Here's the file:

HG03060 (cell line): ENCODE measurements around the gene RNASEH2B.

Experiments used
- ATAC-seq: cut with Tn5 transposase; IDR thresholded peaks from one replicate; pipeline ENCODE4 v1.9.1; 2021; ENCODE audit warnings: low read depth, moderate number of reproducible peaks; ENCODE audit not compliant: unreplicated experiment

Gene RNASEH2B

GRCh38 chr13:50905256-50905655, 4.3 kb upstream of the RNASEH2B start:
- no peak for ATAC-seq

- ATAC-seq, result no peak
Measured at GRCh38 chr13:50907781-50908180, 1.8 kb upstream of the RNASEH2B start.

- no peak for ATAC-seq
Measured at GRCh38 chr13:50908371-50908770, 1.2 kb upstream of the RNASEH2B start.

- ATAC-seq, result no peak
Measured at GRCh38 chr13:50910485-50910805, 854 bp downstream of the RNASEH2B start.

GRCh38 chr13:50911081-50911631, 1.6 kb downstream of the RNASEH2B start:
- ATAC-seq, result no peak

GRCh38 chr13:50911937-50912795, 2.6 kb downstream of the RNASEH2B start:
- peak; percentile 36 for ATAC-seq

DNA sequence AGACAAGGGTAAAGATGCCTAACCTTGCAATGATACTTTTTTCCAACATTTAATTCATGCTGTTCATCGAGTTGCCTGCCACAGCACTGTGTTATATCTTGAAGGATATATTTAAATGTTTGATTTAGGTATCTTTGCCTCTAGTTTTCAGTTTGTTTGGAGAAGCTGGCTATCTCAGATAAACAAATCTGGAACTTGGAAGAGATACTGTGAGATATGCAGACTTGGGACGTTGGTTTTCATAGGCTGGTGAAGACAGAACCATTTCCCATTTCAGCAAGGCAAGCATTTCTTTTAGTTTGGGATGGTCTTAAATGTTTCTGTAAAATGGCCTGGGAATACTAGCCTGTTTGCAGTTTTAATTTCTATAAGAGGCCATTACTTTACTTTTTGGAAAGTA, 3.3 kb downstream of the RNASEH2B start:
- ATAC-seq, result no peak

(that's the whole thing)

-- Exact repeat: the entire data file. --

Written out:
HG03060 (cell line): ENCODE measurements around the gene RNASEH2B.

Experiments used
- ATAC-seq: cut with Tn5 transposase; IDR thresholded peaks from one replicate; pipeline ENCODE4 v1.9.1; 2021; ENCODE audit warnings: low read depth, moderate number of reproducible peaks; ENCODE audit not compliant: unreplicated experiment

Gene RNASEH2B

GRCh38 chr13:50905256-50905655, 4.3 kb upstream of the RNASEH2B start:
- no peak for ATAC-seq

- ATAC-seq, result no peak
Measured at GRCh38 chr13:50907781-50908180, 1.8 kb upstream of the RNASEH2B start.

- no peak for ATAC-seq
Measured at GRCh38 chr13:50908371-50908770, 1.2 kb upstream of the RNASEH2B start.

- ATAC-seq, result no peak
Measured at GRCh38 chr13:50910485-50910805, 854 bp downstream of the RNASEH2B start.

GRCh38 chr13:50911081-50911631, 1.6 kb downstream of the RNASEH2B start:
- ATAC-seq, result no peak

GRCh38 chr13:50911937-50912795, 2.6 kb downstream of the RNASEH2B start:
- peak; percentile 36 for ATAC-seq

DNA sequence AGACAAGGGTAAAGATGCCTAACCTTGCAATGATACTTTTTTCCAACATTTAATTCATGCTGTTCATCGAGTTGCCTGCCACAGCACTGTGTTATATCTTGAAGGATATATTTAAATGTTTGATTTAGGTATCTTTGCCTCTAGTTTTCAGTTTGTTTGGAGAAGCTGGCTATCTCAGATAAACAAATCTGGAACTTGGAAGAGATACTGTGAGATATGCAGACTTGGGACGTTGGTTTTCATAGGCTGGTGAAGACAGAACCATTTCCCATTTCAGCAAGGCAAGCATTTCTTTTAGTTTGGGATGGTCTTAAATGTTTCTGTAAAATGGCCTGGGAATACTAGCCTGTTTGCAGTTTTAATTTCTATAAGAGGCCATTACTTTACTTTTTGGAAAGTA, 3.3 kb downstream of the RNASEH2B start:
- ATAC-seq, result no peak